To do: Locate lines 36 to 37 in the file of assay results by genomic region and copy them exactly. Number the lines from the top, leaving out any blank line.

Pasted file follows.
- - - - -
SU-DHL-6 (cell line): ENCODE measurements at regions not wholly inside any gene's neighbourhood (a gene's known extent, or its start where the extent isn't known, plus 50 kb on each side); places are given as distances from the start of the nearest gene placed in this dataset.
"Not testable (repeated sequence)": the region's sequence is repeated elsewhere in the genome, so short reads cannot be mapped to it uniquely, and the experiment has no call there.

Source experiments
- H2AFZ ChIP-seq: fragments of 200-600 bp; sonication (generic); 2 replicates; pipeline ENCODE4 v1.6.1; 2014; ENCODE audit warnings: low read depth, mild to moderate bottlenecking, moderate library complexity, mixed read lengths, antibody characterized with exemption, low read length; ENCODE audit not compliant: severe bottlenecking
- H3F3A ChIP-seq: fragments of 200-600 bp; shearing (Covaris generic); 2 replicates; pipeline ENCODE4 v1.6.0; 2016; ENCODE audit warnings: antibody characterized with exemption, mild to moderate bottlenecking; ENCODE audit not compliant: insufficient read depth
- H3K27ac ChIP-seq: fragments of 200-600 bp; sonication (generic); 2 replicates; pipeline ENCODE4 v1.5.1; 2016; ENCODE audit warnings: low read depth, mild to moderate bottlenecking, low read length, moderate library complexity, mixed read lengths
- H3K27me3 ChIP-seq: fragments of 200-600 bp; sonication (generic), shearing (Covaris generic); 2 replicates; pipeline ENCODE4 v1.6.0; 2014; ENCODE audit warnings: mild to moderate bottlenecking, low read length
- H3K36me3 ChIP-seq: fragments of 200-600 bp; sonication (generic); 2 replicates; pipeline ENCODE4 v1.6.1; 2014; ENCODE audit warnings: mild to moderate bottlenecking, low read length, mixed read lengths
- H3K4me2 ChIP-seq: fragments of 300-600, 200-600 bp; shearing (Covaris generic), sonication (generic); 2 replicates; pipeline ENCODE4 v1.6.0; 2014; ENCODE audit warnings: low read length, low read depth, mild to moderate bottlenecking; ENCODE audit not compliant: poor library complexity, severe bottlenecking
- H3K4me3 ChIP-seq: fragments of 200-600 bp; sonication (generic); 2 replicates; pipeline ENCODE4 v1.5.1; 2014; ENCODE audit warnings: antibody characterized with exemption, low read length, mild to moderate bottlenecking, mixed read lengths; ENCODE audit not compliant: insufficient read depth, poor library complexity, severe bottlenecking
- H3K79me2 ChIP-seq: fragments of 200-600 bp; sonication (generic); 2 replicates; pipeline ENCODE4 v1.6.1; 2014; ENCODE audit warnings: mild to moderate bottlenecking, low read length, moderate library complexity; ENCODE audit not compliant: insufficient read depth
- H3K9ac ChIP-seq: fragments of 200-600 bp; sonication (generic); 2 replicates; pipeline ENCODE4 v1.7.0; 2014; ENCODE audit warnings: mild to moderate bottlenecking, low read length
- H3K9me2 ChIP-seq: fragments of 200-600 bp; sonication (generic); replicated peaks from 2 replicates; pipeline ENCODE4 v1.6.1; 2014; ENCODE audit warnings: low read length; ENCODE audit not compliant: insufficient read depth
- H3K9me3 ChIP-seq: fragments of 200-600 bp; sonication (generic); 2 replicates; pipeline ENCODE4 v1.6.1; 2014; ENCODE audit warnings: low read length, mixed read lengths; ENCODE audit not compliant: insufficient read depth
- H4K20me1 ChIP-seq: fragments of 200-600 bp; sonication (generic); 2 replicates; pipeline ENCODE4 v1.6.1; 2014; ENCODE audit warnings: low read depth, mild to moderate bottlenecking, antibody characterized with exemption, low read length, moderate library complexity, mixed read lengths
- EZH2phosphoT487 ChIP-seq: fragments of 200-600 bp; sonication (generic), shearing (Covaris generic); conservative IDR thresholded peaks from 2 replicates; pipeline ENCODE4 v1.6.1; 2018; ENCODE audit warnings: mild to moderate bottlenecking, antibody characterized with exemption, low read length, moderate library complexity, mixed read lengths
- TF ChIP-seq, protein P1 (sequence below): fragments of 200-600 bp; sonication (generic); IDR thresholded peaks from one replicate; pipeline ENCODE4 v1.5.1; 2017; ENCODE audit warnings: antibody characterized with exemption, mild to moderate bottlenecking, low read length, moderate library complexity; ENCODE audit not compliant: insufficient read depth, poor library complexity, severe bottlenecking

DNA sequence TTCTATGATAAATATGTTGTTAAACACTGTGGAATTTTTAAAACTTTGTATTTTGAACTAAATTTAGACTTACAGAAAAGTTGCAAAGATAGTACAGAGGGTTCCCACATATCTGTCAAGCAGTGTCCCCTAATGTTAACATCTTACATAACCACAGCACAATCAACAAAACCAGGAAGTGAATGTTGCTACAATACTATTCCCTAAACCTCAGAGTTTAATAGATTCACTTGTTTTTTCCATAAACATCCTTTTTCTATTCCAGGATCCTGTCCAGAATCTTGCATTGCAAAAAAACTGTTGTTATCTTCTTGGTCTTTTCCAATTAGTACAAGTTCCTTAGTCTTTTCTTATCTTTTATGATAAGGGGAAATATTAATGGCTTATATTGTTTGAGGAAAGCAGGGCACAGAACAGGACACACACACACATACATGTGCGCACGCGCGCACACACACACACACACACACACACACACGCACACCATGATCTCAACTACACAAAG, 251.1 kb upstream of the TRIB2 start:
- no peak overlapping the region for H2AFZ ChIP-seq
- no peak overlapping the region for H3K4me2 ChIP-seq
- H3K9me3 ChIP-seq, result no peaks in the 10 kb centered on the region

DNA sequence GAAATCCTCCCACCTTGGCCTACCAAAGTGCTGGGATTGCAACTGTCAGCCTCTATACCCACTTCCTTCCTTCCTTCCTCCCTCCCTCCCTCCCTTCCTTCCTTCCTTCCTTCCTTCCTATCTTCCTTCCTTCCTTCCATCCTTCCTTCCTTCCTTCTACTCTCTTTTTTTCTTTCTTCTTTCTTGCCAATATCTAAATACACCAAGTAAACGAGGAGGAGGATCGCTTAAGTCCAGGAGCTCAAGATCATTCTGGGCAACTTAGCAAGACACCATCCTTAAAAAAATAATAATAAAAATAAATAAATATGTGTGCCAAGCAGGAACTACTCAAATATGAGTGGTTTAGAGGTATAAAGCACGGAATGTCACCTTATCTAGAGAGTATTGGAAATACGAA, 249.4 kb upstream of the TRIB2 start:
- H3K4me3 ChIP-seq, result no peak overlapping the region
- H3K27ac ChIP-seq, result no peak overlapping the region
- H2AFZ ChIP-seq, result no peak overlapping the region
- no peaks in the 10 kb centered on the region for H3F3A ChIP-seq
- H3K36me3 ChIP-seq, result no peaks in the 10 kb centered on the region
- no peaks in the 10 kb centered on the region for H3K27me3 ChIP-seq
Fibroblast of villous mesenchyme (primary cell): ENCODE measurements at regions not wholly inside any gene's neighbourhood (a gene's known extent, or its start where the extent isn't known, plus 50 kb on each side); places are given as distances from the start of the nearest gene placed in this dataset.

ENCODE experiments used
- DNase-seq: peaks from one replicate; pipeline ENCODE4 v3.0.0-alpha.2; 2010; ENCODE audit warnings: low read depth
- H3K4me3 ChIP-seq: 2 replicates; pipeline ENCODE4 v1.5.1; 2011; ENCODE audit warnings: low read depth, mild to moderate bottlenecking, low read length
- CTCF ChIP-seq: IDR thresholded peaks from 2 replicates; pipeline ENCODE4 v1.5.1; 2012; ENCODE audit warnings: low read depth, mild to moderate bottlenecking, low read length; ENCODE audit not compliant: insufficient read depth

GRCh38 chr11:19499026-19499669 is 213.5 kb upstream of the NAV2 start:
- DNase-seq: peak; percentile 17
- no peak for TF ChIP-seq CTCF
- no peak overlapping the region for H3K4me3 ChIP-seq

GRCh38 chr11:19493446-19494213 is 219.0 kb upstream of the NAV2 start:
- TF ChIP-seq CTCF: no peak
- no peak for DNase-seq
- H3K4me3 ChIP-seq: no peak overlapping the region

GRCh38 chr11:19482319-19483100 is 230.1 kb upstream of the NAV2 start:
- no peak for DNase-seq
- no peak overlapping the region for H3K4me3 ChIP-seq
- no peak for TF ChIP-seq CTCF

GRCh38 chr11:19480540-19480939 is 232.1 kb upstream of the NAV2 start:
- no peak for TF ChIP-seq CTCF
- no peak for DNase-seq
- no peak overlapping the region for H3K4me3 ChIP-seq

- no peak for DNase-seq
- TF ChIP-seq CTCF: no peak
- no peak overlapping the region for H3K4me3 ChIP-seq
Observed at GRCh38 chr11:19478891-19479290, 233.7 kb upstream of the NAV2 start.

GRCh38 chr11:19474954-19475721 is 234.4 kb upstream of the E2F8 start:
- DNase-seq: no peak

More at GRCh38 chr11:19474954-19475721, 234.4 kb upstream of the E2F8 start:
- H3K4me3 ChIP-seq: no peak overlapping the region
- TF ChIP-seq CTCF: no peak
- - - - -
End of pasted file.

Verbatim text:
- no peak for TF ChIP-seq CTCF
- no peak overlapping the region for H3K4me3 ChIP-seq